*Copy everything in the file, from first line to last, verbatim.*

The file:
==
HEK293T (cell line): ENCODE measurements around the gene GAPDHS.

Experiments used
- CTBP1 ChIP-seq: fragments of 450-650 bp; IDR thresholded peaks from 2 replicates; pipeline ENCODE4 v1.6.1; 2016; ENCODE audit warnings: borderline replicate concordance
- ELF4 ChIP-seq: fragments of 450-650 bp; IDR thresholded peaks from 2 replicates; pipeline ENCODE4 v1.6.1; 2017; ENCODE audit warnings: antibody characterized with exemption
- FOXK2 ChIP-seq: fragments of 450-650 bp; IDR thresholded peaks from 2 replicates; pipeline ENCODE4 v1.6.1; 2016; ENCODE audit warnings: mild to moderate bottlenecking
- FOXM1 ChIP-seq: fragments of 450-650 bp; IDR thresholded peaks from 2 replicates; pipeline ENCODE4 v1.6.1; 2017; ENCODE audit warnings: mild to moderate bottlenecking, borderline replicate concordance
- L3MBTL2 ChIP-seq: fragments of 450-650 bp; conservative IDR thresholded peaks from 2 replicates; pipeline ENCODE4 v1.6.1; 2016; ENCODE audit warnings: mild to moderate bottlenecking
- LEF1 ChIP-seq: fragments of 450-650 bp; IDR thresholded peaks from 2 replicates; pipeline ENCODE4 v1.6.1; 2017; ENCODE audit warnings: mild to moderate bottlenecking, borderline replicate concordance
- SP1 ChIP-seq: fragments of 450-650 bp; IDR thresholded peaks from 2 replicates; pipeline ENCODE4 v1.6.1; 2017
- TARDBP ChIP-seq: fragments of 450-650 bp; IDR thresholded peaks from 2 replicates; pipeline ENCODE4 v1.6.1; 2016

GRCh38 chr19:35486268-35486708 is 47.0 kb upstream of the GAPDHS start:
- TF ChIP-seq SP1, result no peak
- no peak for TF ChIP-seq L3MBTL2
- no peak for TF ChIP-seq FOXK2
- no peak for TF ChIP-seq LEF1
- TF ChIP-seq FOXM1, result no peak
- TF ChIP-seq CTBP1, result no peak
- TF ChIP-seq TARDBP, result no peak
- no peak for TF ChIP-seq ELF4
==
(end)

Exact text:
HEK293T (cell line): ENCODE measurements around the gene GAPDHS.

Experiments used
- CTBP1 ChIP-seq: fragments of 450-650 bp; IDR thresholded peaks from 2 replicates; pipeline ENCODE4 v1.6.1; 2016; ENCODE audit warnings: borderline replicate concordance
- ELF4 ChIP-seq: fragments of 450-650 bp; IDR thresholded peaks from 2 replicates; pipeline ENCODE4 v1.6.1; 2017; ENCODE audit warnings: antibody characterized with exemption
- FOXK2 ChIP-seq: fragments of 450-650 bp; IDR thresholded peaks from 2 replicates; pipeline ENCODE4 v1.6.1; 2016; ENCODE audit warnings: mild to moderate bottlenecking
- FOXM1 ChIP-seq: fragments of 450-650 bp; IDR thresholded peaks from 2 replicates; pipeline ENCODE4 v1.6.1; 2017; ENCODE audit warnings: mild to moderate bottlenecking, borderline replicate concordance
- L3MBTL2 ChIP-seq: fragments of 450-650 bp; conservative IDR thresholded peaks from 2 replicates; pipeline ENCODE4 v1.6.1; 2016; ENCODE audit warnings: mild to moderate bottlenecking
- LEF1 ChIP-seq: fragments of 450-650 bp; IDR thresholded peaks from 2 replicates; pipeline ENCODE4 v1.6.1; 2017; ENCODE audit warnings: mild to moderate bottlenecking, borderline replicate concordance
- SP1 ChIP-seq: fragments of 450-650 bp; IDR thresholded peaks from 2 replicates; pipeline ENCODE4 v1.6.1; 2017
- TARDBP ChIP-seq: fragments of 450-650 bp; IDR thresholded peaks from 2 replicates; pipeline ENCODE4 v1.6.1; 2016

GRCh38 chr19:35486268-35486708 is 47.0 kb upstream of the GAPDHS start:
- TF ChIP-seq SP1, result no peak
- no peak for TF ChIP-seq L3MBTL2
- no peak for TF ChIP-seq FOXK2
- no peak for TF ChIP-seq LEF1
- TF ChIP-seq FOXM1, result no peak
- TF ChIP-seq CTBP1, result no peak
- TF ChIP-seq TARDBP, result no peak
- no peak for TF ChIP-seq ELF4